The Japanese artist Yayoi Kusama is the subject of a major retrospective at the M+ museum in Hong Kong (until 14 May 2023). To accompany the show, the museum and Thames & Hudson have published an extensive and lusciously illustrated catalogue. The artist, who is now in her 90s and voluntarily living in a psychiatric hospital, discusses her latest creative output, which seemingly continues unabated. “I paint every day,” she says. “I am going to continue creating a world in awe of life, embracing all the messages of love, peace and universe.”
The colourful catalogue spans the artist’s career from 1945 to 2022 and includes an illustrated chronology of Kusama’s life, essays about the artist, a roundtable discussion by curators of her major shows, and documentary photography chronicling her life and career. Her creative spirit seems stronger than ever. “I do not feel the difference between my earlier creation and now. I never run out of ideas so I shall continue to show new things,” she says.
Although several prominent artists appear in Kusama’s writing and pop up throughout her career—as illustrated in the book’s visual chronology—including Andy Warhol, Donald Judd and Joseph Cornell (with whom she had a relationship), Kusama claims that she is “not influenced by anyone”. She adds: “I’ve been absorbed in building myself for a long time. I believe that I was born an artist.”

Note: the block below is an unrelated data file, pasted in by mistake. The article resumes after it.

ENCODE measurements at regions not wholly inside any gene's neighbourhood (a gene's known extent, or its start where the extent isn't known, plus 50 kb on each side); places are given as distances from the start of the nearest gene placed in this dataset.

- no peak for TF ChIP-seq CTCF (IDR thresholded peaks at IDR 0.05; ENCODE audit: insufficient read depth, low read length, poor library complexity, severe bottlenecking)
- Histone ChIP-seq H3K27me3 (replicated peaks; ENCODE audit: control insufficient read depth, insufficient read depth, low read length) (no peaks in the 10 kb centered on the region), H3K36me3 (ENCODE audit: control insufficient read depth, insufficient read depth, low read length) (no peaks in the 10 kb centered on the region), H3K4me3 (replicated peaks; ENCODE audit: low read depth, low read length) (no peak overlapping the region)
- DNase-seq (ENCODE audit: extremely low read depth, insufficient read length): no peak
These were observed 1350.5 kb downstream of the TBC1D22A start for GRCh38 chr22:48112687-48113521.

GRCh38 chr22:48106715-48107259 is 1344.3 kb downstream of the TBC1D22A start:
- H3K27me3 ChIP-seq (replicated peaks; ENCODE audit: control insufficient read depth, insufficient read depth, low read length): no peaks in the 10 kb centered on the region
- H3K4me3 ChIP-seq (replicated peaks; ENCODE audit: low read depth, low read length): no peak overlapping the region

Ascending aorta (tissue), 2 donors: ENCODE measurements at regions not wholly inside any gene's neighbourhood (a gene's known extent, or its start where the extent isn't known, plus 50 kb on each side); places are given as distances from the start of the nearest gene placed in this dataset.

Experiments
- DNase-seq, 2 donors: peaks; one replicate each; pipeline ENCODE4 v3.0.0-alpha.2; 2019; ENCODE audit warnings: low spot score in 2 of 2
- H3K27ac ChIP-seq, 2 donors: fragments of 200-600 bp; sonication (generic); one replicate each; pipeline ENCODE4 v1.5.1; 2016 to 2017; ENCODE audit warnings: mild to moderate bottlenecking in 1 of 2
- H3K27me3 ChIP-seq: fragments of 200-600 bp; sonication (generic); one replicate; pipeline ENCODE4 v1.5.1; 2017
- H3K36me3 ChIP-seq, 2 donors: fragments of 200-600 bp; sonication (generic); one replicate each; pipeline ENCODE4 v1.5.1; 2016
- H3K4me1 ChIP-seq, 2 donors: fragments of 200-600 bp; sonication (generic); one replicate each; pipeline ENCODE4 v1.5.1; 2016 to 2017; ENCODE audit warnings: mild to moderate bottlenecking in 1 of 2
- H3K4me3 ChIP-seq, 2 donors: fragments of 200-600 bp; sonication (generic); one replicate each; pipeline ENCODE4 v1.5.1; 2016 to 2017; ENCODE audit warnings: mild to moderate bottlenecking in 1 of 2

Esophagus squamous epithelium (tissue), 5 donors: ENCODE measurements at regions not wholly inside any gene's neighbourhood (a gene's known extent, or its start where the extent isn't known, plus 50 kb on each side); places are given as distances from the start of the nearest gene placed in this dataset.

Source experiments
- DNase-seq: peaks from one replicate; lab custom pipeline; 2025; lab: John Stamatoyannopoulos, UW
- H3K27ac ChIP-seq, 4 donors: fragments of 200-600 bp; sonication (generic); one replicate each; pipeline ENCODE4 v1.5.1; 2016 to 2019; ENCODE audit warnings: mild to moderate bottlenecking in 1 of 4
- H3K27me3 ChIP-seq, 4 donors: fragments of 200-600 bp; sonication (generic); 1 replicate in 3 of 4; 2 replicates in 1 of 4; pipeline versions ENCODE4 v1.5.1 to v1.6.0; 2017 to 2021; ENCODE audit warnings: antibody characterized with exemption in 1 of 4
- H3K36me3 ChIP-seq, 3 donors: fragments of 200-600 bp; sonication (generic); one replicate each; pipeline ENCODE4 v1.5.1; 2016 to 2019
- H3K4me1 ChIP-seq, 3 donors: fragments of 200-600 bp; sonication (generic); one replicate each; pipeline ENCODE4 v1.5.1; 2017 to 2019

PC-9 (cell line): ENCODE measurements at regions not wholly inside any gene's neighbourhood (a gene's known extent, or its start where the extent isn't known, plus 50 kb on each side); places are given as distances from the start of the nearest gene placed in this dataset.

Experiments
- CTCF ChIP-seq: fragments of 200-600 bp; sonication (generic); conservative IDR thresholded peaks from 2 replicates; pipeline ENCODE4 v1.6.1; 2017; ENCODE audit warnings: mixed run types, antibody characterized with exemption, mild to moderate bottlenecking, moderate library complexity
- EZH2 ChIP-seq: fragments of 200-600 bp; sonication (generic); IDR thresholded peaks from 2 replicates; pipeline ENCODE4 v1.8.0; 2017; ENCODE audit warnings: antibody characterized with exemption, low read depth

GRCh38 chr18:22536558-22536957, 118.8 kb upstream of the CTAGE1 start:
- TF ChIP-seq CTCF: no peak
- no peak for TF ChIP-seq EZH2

I intend to stake everything on polka dotsYayoi Kusama
This self-belief in, and obsession with, her signature polka dots—which she first saw in childhood hallucinations—is seen in an encounter with an unnamed successful French painter, which she writes about in 1975. He belittles her work and advises her to get out more and look to other artists. Her response is resolute: “I had been spellbound by the polka dots […] challenge me, whoever it is, Picasso, Matisse or anyone, and I’ll challenge you back with this one polka dot […] I intend to stake everything on polka dots and nets and revolt against history.”
This story comes from one of the more revealing sections of the book, which brings together Kusama’s own writing, including essays, manifestos, interviews, artist statements and poetry. The texts begin in the early 1950s and include an essay, Ivan the Fool, where Kusama describes herself as an “easily bored, moody and deeply suspicious” child.
Elsewhere, there is correspondence with Georgia O’Keeffe (the unknown 26-year-old asked the older artist for advice and sent her watercolours), a poem from 2007 about aging, and a public call for “a naked demonstration at Wall Street” in 1968 after the artist had moved to the US. Kusama organised several happenings and demonstrations in the 1960s while living in New York, protesting for gay rights and against the Vietnam War. Should artists try and change the world? “As an artist, I think it is important to share the love and peace and hope to deliver that to people who are suffering and do not have the opportunity to enjoy the joy of art,” she says, “and I shall do my best to create art to leave the message of ‘love forever’ to the young generations.”
• Yayoi Kusama: 1945 to Now, Doryun Chong and Mika Yoshitake (eds), Thames & Hudson, 400pp, $65 (hb)